The Milky Way in Chicago
Andrew Yang describes the intersection of nature and culture unique to Chicago and discusses his Chicago Works exhibition, which created a version of the Milky Way inside the museum, with organizing curator Joey Orr.
Andrew Yang: In one sense, Chicago, I think, is sort of a quintessential nature-culture city. It's this site on the Great Lakes that connects the prairie, and its whole reason for being was to sort of help harness and harvest the resources of nature and turn it into culture—in the form of bacon or meat or timber as into anything else. And so in that way I think Chicago as a city actually has a pretty important significance for this question of the relation of nature and culture. And it's something I've also written about and something I participate in, I guess, in this question of a new urbanism.
Maybe that's not the right way to say it. But I do a lot of insect collecting in the city, for example. And so the question becomes how—what is the nature of natural versus cultural experiences in this kind of place? And so I see this project, I guess, as an extension of that.
As a Chicago Works project, it's significant because of this connection of the Milky Way and the starscape that's inaccessible to people who live in cities like Chicago. This is one of the first motivations of the project as the way within, was the fact that the Way without is completely inaccessible to me and to anyone else who lives here. And so to create another version that's accessible of the galaxy in this other mode in the museum as a Chicago Works project seemed pretty significant to me. But then there's also, again, this connection of nature to culture and how they converge and might diverge but also take a multiplicity of forms.
Joey Orr: So I just also want to ask if we think about your practice as the practice of a natural historian, what's the—why—Does it make a difference that your exhibition is at the MCA Chicago? Could your exhibition be happening just the same at the Field Museum or the Adler Planetarium?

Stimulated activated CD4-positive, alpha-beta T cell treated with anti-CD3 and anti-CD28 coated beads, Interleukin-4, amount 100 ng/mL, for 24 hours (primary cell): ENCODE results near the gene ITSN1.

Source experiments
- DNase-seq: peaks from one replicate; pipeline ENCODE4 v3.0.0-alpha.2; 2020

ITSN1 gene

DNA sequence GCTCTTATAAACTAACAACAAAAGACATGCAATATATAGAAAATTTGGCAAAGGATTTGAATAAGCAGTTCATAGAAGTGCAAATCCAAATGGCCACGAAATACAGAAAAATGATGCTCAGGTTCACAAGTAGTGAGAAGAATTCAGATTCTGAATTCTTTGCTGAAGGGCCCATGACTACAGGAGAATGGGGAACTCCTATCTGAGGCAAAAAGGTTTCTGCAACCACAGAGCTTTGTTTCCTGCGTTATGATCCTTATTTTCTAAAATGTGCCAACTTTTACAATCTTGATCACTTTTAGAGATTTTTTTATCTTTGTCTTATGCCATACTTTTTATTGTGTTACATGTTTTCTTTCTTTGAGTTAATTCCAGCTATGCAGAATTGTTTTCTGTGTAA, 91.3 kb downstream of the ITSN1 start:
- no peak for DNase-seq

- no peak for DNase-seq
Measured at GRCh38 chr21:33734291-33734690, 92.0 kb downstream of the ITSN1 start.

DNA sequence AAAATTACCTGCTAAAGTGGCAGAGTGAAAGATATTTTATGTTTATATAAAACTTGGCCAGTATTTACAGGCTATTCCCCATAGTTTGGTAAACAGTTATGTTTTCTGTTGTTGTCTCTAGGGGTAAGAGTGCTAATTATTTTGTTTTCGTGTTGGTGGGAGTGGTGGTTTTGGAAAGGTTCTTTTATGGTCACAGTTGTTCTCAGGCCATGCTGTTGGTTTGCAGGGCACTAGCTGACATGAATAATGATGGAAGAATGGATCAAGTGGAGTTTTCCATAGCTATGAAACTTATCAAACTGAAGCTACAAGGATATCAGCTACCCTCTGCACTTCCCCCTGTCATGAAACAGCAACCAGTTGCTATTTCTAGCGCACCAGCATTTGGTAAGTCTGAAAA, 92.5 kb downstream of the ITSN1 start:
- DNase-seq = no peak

Andrew Yang: I would love it if it could equally be in those places, but I doubt it ever would be for this concern, again, I guess around the question of authenticity. But again, that's where I'm interested—I am also research assistant at the, or—associate at the Field Museum of Natural History. And a lot of those exhibitions have a lot of inauthentic items that represent as authentic. And so again, this question becomes, well, what's really important that way? And what's the difference between making something and finding something?
So these—that connects to these objects. Some of these are real meteorites. But this is a meteorite that I've made out of ceramic, again, by my own hand. And the idea is sort of what's the difference between finding a precious object that lands on the Earth versus making it yourself? And the natural history museum, I think, would be a wonderful place to also have such an exhibit because they participate in the very same kind of playfulness around the authentic and the inauthentic. Your desire to look at a specimen and really scrutinize something, not just in a way that is all about trying to figure out what's false or what's true but to figure out—but to understand things in a playful way. As for Chicago more generally, that might get back to your allusion to, in connection to the Milky Way. So this whole project is sort of subtitled The Way Within. And that's in connection to the Milky Way Galaxy. So one thing that I've experienced moving here to Chicago about 11 years ago is that because of the density of people and of light, I can't actually see the stars the way I did growing up in rural Massachusetts.